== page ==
Tip #2: Keep in mind that brewing your tea for too long can extract undesirable bitterness from the leaves, so steeping time matters! For a stronger brew, don’t steep longer, just use more tea.

Learn more from our How To Guides on how to brew loose leaf tea, how to make iced tea, and how to make tea lattes. And don’t forget to check out our Eco-Brewing Tips, too!


pro-img-health.jpg

There are five significant components found in all tea from the plant camellia sinensis: essential oils, which are the source of tea’s delicious flavor and aroma; polyphenols, which are antioxidants that provide the tea’s brisk flavor and many of its health benefits; phytonutrients, which are small amounts of vitamins, minerals, and amino acids including L-theanine (a very rare molecule that has been found in only three sources including camellia sinensis!) ; enzymes; and methylxanthines, which are a family of alkaloids that include caffeine. Each of these components work differently in the human body and a full description is best left to a medical journal. However, recent research exploring the potential health attributes of tea is leading many scientists to agree that tea, may contribute positively to a healthy lifestyle.

For a more in-depth discussion of Tea and Health Benefits check here.

For a more in-depth discussion of Tea and Caffeine check here.




Iced Tea

Teas from the Nilgiri region of India seem to resist clouding better than other tea varieties and are traditionally used for making the quintessential American iced tea. According to the USDA, Americans consume more than 2.2 billion gallons of tea per year, about 80 percent (around 1.75 billion gallons) of which is iced. That's an average of nearly 6.5 gallons of iced tea per person! Iced "sweet tea" has been consumed in the south for a hundred years or more, but with the rise of fast food restaurants (nearly all of which sell iced tea), America has watched its tea consumption double in the past 30 years.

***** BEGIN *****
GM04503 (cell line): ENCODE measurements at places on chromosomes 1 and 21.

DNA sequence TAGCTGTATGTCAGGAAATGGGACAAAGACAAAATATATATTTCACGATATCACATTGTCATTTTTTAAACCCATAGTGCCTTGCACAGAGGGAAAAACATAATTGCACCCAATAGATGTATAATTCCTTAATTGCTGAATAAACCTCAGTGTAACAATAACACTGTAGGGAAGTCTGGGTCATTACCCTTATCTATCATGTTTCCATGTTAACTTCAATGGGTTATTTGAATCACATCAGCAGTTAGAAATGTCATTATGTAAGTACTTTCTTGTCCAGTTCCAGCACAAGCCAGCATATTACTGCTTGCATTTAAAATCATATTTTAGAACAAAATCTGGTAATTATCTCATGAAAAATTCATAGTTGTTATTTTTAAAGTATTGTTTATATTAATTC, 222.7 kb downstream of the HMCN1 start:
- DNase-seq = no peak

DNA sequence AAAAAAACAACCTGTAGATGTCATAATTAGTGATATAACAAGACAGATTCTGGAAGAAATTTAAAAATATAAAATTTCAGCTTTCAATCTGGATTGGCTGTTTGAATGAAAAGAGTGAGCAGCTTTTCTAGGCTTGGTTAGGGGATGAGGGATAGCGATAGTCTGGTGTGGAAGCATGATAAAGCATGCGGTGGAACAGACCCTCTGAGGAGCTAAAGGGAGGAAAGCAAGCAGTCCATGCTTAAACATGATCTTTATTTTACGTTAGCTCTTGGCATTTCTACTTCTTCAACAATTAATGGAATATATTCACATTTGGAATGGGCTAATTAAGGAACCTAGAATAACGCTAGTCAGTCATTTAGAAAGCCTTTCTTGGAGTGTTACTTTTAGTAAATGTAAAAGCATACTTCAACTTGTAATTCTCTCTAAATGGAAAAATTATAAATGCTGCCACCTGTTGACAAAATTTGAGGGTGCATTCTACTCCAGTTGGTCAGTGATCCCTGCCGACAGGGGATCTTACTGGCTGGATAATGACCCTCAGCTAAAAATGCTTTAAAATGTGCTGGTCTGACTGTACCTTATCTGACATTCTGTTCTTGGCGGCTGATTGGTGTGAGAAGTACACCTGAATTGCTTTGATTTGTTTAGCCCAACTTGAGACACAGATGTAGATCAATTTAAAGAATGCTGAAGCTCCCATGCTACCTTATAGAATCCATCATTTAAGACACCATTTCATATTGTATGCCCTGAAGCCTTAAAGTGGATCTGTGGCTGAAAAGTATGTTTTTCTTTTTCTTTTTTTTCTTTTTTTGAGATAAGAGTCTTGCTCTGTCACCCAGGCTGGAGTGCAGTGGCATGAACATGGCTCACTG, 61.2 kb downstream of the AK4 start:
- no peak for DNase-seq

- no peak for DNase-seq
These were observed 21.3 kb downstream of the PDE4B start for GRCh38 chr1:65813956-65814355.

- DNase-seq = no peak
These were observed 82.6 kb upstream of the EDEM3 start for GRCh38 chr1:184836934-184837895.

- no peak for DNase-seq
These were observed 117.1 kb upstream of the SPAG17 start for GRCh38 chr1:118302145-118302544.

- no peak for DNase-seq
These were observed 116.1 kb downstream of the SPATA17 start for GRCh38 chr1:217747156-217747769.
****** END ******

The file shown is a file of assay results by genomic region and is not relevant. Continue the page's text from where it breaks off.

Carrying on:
The 1904 St. Louis World's Fair offered an opportunity for merchants from around the world to show off their wares. Little did tea merchant Richard Blechynden know it would also mark the beginning of America's love affair with iced tea! In the midst of a sweltering St. Louis summer, Blechynden's efforts to promote Indian black tea at the fair were proving unsuccessful. Hot tea was the last thing on the minds of those attending the fair. So, the enterprising merchant and his staff set out to develop an apparatus in which their brewed Indian tea would flow through iced lead pipes, creating a chilled beverage that was very well-received by fairgoers. Not only was Blechynden successful in promoting Indian tea at the fair, he also uncovered America's seemingly endless thirst for iced tea - a thirst that has yet to be quenched to this day!

Can't get enough iced tea info? Check out our Iced Tea Tips for several fun variations on iced tea!

For information on other traditions or to submit your own tea tradition visit our Tea Traditions section.